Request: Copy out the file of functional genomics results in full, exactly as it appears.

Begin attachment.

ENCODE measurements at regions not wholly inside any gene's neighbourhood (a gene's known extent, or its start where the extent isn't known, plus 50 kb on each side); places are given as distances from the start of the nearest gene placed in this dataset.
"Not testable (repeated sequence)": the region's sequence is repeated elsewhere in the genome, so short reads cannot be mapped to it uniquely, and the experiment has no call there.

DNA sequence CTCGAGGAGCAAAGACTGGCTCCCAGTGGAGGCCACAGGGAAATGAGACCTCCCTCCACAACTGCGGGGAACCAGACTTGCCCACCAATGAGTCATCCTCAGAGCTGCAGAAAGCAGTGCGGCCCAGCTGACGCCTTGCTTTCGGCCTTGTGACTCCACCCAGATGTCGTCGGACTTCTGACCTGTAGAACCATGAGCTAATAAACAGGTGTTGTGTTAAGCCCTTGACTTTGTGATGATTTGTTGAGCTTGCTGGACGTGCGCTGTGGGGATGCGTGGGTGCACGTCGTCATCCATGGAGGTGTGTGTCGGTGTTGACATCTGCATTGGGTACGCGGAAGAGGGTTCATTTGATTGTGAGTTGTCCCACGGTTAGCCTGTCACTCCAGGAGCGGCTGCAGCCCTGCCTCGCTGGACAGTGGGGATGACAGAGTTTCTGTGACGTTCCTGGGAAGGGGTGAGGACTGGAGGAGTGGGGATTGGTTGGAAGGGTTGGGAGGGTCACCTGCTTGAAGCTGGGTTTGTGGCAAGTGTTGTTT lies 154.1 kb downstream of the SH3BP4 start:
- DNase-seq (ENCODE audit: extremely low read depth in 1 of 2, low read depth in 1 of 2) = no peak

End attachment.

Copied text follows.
ENCODE measurements at regions not wholly inside any gene's neighbourhood (a gene's known extent, or its start where the extent isn't known, plus 50 kb on each side); places are given as distances from the start of the nearest gene placed in this dataset.
"Not testable (repeated sequence)": the region's sequence is repeated elsewhere in the genome, so short reads cannot be mapped to it uniquely, and the experiment has no call there.

DNA sequence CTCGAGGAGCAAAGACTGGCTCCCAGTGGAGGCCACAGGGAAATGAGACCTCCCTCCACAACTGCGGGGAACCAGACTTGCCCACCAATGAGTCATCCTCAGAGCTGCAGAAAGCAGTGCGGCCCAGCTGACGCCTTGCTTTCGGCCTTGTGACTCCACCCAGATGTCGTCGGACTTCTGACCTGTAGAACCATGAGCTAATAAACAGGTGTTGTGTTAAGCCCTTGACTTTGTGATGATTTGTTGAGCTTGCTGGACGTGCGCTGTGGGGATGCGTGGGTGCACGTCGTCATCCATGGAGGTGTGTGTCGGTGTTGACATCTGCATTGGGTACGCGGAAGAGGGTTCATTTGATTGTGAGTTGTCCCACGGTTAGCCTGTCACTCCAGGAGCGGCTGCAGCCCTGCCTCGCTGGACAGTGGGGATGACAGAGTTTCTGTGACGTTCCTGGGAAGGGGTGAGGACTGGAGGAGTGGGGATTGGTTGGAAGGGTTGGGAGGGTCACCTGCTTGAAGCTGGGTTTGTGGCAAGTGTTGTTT lies 154.1 kb downstream of the SH3BP4 start:
- DNase-seq (ENCODE audit: extremely low read depth in 1 of 2, low read depth in 1 of 2) = no peak